Most of the marketers will be familiar with this. You are sitting in a conference room, trying to find the best way to engage your customers and leads, sells more items, or just “stay top-of-mind” for your target audience, and someone decides there is a solution that can solve all kinds of problems at a time: an email newsletter.
Suddenly you are “volunteered” for doing it. And should make sure that clickthrough and open rates don’t fall. Oh, and the first one must go out tomorrow. Sounds good?
Even though email newsletters are one of the common kinds of emails to send, they are some of the difficult tasks to do it right.
Want to ace your email newsletter project, or rejuvenate the old one? Here are a few things that you must do. And if you want some inspiration, check out these tips on how to write an email newsletter.
- Evaluate whether you need an email newsletter or not
- Find out what type of newsletter you want
- Your newsletter content should be 90% educational and 10% promotional
- Set your expectations on the Subscribe page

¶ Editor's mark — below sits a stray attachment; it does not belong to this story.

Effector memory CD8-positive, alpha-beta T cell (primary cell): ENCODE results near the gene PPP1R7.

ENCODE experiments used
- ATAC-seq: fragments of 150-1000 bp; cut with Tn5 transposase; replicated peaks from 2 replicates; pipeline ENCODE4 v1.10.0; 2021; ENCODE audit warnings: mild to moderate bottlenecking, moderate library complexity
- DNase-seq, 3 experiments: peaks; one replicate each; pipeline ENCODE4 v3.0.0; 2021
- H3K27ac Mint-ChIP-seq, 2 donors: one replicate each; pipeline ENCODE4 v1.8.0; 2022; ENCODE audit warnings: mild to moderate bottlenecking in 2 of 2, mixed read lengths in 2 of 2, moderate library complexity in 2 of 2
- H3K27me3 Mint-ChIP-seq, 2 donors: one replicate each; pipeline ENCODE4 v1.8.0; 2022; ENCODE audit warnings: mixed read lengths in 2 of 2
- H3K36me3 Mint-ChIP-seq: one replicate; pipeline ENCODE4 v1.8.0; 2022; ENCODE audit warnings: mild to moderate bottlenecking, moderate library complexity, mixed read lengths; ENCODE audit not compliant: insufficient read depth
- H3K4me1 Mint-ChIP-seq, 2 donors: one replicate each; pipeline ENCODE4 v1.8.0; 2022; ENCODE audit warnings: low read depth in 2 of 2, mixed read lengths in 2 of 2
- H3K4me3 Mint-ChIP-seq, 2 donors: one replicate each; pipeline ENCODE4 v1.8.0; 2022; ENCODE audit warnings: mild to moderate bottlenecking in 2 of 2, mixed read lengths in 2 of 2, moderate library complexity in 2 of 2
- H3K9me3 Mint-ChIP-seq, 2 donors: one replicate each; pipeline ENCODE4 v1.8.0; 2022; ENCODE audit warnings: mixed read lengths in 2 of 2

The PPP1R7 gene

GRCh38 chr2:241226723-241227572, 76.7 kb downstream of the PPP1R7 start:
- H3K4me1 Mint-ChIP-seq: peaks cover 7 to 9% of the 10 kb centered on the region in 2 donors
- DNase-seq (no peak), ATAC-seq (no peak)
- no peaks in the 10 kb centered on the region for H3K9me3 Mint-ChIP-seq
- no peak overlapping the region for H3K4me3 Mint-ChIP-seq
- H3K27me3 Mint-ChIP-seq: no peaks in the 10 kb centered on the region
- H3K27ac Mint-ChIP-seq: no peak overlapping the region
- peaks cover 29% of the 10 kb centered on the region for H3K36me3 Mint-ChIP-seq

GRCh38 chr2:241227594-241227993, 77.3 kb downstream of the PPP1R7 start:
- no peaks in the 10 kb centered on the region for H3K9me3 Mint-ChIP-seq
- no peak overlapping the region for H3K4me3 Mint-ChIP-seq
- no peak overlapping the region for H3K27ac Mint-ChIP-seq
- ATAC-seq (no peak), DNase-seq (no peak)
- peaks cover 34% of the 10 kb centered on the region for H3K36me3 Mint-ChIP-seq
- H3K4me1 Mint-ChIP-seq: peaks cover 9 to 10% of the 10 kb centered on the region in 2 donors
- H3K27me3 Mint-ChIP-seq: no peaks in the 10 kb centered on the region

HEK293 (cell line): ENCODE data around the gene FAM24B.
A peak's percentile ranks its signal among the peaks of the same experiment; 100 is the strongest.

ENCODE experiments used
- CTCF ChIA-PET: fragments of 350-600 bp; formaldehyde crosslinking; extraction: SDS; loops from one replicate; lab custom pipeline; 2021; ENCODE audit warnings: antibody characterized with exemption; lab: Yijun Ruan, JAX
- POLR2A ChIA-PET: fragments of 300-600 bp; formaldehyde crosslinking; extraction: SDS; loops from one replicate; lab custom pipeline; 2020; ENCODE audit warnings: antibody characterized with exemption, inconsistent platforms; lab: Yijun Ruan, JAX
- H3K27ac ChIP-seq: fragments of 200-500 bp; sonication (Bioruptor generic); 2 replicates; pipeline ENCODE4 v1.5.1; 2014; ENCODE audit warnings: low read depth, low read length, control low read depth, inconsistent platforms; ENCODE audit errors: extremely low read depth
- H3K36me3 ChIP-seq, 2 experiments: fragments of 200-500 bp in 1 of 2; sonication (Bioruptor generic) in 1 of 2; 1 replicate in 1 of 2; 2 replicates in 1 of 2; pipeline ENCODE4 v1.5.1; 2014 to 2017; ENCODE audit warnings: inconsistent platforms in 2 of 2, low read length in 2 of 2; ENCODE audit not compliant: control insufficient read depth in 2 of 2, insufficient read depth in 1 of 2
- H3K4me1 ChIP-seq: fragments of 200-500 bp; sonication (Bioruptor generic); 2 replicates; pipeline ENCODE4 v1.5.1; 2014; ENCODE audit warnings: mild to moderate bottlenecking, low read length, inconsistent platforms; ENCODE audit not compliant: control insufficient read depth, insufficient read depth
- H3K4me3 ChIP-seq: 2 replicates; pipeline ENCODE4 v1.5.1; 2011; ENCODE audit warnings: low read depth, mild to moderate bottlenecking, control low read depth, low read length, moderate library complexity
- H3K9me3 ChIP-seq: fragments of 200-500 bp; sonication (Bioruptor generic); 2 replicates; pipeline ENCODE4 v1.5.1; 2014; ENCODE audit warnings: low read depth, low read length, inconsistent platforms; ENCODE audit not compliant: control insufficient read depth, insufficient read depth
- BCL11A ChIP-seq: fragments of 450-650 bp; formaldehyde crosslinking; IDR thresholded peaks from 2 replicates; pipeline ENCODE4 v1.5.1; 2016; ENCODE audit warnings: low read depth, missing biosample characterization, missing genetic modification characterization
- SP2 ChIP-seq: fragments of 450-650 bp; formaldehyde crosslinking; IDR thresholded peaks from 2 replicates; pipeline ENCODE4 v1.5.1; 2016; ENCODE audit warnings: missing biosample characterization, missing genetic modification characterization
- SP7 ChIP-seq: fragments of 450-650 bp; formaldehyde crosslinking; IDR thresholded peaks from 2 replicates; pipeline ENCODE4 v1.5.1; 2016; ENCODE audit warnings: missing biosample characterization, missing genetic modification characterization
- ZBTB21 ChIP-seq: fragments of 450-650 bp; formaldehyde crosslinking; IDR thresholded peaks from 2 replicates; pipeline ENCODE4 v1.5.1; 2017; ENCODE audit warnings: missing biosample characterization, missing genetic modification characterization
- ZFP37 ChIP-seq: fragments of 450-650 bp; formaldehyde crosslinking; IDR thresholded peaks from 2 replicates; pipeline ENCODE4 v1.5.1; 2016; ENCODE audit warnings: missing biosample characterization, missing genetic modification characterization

- Be creative with you’re the subject lines
- Choose one primary call-to-action
- Keep design and content minimum
- Ensure the images have alt text
- Make it simple for readers to unsubscribe
- Test, test & repeat
Evaluate whether you need an email newsletter or not
It may be scary pushing on your senior about a project that you have been assigned, but if an email newsletter is not right for your marketing, it is better not to waste your time on that. To figure out what you must first do some research. In your industry, are there successful newsletters that people love to subscribe to? Try to find out what is unique in them? With the resources you have available to you including time, internal support, and budget- could you achieve success?
Next, re-examine your business’ objectives. Are they trying to increase the number of leads? Close a greater number of leads? Retain more customers?
If your industry is not interested in email newsletters, or if your objectives don’t line up with what a newsletter can achieve, your time might be better spent on creating something else like a lead nurturing email workflow or content for the blog.
So, collect some data, make a plan-of-action, and go discuss with your superior. Even if you disagree with his or her vision in doing an email newsletter, your boss will be happy to see you have a plan of success. Okay, let us say you have decided to draft an email newsletter. Now, what next?
Find out what type of newsletter you want